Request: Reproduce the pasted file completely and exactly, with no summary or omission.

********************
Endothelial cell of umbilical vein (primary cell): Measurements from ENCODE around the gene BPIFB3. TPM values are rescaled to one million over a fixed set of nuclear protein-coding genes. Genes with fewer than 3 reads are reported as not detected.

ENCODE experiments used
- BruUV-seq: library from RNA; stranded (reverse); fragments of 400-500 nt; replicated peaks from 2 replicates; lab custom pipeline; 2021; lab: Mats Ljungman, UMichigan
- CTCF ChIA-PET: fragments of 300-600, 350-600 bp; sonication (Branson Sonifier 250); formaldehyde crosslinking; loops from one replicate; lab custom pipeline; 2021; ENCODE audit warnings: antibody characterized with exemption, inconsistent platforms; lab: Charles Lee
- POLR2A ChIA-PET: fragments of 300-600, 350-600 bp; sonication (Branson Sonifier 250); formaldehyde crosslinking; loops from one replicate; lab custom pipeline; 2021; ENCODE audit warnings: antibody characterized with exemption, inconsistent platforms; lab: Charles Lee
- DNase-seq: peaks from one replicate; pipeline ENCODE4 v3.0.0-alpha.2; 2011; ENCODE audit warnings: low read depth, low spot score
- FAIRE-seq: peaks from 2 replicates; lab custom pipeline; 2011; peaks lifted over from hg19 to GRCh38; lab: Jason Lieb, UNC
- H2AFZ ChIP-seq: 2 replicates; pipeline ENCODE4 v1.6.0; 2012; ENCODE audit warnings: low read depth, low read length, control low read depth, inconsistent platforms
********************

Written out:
Endothelial cell of umbilical vein (primary cell): Measurements from ENCODE around the gene BPIFB3. TPM values are rescaled to one million over a fixed set of nuclear protein-coding genes. Genes with fewer than 3 reads are reported as not detected.

ENCODE experiments used
- BruUV-seq: library from RNA; stranded (reverse); fragments of 400-500 nt; replicated peaks from 2 replicates; lab custom pipeline; 2021; lab: Mats Ljungman, UMichigan
- CTCF ChIA-PET: fragments of 300-600, 350-600 bp; sonication (Branson Sonifier 250); formaldehyde crosslinking; loops from one replicate; lab custom pipeline; 2021; ENCODE audit warnings: antibody characterized with exemption, inconsistent platforms; lab: Charles Lee
- POLR2A ChIA-PET: fragments of 300-600, 350-600 bp; sonication (Branson Sonifier 250); formaldehyde crosslinking; loops from one replicate; lab custom pipeline; 2021; ENCODE audit warnings: antibody characterized with exemption, inconsistent platforms; lab: Charles Lee
- DNase-seq: peaks from one replicate; pipeline ENCODE4 v3.0.0-alpha.2; 2011; ENCODE audit warnings: low read depth, low spot score
- FAIRE-seq: peaks from 2 replicates; lab custom pipeline; 2011; peaks lifted over from hg19 to GRCh38; lab: Jason Lieb, UNC
- H2AFZ ChIP-seq: 2 replicates; pipeline ENCODE4 v1.6.0; 2012; ENCODE audit warnings: low read depth, low read length, control low read depth, inconsistent platforms